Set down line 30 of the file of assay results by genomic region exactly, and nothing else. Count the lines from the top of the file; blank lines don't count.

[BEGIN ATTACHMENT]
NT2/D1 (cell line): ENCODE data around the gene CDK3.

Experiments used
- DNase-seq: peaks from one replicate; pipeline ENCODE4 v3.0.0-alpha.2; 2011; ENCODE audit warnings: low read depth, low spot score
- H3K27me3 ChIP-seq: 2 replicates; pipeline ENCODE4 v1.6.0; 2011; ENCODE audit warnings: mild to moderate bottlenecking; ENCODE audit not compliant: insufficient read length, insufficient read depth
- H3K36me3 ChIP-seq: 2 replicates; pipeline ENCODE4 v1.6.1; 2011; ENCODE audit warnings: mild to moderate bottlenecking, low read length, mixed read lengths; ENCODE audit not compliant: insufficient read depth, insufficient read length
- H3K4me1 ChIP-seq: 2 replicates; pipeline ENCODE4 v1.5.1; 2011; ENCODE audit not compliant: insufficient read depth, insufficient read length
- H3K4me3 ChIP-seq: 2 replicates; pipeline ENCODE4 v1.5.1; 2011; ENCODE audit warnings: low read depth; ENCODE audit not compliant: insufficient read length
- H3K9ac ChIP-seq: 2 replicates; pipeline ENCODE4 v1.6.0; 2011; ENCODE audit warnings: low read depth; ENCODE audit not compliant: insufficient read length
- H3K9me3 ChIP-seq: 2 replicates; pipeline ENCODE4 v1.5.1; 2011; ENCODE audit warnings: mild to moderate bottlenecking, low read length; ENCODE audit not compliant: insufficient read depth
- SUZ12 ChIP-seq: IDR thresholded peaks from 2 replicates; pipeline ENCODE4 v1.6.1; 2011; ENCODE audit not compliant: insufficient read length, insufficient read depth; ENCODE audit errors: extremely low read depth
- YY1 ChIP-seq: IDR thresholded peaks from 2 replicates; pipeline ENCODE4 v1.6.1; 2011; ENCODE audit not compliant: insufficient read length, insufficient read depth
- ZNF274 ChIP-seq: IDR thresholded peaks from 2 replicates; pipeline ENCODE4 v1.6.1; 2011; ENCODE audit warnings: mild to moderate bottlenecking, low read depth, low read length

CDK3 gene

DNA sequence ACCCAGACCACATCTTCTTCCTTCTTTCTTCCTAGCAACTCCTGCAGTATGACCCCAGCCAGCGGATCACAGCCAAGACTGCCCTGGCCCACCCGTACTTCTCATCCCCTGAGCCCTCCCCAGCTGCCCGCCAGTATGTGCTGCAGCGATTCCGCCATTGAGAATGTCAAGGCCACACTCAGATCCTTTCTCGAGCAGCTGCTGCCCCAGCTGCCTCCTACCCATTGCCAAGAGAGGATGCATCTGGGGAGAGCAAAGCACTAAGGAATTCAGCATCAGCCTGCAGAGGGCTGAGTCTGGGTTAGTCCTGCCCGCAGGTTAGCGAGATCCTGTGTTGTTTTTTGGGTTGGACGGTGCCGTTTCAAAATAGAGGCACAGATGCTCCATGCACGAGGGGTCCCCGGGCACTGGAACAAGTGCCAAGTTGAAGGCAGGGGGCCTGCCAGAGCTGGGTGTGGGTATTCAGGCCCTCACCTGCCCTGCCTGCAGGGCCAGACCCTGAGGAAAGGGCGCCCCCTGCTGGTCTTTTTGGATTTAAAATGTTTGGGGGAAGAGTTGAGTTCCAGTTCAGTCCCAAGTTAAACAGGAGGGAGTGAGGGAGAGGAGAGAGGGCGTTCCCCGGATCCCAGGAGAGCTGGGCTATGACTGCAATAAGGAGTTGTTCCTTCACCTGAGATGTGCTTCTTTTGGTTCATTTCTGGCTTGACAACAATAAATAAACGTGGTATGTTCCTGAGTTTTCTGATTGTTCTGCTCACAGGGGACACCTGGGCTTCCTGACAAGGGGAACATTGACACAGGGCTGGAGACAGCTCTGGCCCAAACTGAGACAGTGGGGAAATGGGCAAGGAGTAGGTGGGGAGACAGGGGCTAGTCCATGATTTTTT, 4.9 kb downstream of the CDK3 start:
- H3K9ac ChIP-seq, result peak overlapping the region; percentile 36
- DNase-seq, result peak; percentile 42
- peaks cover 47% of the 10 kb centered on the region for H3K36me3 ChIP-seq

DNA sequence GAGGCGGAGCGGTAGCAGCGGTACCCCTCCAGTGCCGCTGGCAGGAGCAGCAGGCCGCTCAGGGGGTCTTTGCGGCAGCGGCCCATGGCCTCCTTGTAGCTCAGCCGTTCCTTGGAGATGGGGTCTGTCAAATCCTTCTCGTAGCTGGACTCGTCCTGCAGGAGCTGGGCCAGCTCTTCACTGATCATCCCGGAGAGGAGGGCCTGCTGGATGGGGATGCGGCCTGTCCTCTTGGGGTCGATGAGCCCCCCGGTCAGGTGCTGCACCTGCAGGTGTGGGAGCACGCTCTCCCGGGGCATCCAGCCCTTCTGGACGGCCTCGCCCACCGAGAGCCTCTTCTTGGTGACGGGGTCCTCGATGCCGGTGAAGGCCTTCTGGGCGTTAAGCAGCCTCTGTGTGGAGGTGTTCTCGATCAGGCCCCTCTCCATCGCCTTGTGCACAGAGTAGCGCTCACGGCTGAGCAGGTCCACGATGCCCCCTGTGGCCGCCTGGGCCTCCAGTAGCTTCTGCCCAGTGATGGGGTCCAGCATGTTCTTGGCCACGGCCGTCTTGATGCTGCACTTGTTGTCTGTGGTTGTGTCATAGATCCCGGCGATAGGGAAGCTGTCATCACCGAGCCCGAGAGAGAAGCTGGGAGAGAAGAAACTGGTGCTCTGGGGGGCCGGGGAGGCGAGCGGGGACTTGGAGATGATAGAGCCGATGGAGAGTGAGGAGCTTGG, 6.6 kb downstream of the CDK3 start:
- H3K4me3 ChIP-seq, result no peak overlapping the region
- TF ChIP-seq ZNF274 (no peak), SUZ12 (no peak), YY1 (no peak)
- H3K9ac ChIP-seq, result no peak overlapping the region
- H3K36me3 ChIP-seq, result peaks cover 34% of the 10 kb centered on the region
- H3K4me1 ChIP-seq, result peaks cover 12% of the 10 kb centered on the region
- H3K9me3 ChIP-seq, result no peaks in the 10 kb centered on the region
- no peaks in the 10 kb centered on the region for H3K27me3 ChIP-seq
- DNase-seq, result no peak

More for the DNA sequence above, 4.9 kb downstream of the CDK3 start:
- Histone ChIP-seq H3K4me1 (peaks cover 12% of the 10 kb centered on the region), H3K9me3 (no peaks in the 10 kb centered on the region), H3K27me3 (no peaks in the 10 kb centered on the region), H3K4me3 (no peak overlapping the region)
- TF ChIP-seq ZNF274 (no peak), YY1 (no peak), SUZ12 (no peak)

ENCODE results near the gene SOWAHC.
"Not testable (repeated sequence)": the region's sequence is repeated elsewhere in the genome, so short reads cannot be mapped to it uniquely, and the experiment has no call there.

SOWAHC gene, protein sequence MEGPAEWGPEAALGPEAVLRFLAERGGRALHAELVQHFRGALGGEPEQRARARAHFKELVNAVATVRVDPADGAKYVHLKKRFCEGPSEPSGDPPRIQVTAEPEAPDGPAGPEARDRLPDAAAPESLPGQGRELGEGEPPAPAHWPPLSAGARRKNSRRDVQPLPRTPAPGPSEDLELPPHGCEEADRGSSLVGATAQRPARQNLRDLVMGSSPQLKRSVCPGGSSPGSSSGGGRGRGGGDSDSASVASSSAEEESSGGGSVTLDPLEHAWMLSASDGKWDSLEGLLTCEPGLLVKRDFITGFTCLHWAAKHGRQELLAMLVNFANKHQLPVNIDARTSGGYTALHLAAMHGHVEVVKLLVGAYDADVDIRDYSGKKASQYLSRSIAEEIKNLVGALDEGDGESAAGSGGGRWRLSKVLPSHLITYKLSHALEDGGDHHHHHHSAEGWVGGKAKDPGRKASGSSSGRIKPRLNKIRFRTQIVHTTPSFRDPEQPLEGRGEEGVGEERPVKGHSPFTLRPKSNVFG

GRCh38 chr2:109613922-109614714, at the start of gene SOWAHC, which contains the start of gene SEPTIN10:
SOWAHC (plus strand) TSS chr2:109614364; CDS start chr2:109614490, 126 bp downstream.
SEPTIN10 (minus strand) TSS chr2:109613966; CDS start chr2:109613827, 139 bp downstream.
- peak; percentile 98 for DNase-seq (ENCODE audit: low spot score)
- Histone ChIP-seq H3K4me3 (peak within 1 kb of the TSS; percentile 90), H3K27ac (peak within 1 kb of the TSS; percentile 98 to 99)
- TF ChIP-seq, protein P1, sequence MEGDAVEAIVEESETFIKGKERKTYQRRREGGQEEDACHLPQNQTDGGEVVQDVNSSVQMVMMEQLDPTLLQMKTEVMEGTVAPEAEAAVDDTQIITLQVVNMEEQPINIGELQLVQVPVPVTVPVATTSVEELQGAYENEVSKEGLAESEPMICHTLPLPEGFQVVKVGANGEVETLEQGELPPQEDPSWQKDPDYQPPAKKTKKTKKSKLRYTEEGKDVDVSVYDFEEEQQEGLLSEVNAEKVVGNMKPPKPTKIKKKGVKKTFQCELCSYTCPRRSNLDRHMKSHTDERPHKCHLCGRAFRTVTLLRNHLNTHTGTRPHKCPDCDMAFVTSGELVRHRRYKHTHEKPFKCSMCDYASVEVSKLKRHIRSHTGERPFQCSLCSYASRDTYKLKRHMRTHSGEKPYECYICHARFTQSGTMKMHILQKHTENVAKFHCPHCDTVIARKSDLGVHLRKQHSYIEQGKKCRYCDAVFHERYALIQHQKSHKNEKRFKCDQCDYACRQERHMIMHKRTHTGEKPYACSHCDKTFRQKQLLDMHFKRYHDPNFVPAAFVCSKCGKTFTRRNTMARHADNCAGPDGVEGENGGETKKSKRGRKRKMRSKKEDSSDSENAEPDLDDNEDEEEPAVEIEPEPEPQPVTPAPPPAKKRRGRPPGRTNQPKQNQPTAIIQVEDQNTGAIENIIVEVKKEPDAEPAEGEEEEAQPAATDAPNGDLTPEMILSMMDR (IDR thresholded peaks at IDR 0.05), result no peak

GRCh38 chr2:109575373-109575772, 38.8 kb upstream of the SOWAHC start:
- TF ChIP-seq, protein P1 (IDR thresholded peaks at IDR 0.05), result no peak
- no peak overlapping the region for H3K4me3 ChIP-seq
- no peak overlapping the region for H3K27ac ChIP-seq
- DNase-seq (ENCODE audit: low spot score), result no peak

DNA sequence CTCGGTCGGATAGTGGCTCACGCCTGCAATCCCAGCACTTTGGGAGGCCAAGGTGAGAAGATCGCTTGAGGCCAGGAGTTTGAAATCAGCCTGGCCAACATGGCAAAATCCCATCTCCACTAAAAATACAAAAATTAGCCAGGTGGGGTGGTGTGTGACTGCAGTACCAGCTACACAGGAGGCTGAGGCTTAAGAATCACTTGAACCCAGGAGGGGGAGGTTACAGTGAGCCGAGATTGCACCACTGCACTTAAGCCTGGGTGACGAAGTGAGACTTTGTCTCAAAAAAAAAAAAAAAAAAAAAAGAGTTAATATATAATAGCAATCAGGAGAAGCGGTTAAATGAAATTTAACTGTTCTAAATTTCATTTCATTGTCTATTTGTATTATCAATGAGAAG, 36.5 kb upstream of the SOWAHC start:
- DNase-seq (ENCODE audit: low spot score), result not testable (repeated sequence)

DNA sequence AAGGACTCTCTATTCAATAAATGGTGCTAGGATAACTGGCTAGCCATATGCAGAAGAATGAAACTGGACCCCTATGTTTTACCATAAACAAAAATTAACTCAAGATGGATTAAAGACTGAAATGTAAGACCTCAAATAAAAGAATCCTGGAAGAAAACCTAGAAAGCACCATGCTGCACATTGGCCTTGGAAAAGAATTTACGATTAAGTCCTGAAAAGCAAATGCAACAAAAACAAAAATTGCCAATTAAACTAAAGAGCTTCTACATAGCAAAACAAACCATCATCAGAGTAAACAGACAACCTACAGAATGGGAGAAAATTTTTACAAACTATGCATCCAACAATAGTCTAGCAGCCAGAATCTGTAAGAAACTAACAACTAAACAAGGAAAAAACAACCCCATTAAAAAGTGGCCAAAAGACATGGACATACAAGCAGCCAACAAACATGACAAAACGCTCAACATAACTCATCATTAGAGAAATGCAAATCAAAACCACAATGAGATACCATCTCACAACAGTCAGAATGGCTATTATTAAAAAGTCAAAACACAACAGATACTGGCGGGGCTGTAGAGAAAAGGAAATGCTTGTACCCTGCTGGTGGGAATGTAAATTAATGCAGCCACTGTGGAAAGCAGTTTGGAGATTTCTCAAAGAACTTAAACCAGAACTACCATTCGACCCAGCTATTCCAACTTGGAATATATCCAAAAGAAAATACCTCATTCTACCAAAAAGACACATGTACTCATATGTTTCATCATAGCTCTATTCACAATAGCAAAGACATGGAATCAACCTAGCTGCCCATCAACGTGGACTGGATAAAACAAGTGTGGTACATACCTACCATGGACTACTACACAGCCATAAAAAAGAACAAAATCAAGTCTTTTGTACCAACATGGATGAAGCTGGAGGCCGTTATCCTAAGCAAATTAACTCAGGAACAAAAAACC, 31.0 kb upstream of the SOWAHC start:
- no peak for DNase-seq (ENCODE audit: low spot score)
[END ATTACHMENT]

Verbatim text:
ENCODE results near the gene SOWAHC.